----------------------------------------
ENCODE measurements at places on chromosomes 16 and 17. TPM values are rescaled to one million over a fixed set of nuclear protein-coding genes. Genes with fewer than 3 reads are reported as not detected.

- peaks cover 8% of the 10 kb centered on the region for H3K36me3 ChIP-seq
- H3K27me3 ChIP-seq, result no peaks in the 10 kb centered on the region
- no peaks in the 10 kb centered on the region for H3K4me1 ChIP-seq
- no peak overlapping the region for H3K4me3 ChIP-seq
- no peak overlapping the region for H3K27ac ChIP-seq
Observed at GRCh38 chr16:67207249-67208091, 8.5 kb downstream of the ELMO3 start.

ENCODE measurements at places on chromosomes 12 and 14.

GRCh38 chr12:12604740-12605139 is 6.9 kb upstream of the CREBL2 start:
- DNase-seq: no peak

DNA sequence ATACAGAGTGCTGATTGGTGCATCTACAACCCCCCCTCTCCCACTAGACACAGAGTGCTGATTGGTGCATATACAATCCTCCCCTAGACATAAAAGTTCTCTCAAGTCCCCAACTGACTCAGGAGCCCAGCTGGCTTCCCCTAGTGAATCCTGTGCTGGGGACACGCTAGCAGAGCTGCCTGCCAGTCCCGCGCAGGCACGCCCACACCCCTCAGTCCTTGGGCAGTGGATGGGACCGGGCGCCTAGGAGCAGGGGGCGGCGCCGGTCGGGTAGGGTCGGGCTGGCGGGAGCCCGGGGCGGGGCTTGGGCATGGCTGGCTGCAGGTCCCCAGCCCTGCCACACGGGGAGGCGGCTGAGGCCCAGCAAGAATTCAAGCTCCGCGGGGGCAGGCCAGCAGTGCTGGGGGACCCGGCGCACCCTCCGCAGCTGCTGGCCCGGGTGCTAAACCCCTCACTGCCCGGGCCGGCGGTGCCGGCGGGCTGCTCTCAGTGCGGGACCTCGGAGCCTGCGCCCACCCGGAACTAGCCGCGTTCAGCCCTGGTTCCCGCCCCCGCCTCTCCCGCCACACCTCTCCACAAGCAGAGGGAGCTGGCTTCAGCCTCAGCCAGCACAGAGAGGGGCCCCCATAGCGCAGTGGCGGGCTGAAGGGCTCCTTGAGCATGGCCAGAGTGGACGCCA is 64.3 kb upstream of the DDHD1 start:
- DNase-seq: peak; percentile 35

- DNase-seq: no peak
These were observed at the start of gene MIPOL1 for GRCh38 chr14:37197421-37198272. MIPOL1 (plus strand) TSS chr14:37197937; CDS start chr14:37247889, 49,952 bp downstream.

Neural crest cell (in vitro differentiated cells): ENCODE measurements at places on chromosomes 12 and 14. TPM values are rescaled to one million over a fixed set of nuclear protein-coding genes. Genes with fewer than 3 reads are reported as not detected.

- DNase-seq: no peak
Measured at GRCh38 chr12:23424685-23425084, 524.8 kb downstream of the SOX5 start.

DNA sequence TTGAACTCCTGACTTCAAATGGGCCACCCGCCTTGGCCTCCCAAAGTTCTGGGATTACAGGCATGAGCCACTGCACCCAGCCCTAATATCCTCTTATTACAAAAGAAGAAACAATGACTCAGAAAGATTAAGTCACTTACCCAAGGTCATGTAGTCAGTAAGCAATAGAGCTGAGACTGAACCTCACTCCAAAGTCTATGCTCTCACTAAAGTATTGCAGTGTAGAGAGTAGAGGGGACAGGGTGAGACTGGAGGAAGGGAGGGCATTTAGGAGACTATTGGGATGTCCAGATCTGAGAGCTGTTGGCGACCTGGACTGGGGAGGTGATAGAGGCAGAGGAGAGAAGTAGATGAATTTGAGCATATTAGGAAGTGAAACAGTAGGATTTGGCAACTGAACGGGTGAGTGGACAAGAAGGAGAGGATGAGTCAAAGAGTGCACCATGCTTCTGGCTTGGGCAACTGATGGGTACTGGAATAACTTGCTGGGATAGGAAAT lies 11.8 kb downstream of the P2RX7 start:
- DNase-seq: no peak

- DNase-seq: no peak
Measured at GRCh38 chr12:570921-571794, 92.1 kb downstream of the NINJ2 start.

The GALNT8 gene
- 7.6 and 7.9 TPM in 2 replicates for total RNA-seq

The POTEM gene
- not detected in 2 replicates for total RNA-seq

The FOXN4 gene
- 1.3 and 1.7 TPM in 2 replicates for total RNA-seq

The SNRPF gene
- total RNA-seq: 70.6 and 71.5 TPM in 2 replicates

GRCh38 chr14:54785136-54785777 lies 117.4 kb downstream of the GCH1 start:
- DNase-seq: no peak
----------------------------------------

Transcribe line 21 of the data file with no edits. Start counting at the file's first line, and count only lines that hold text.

Measured at GRCh38 chr12:570921-571794, 92.1 kb downstream of the NINJ2 start.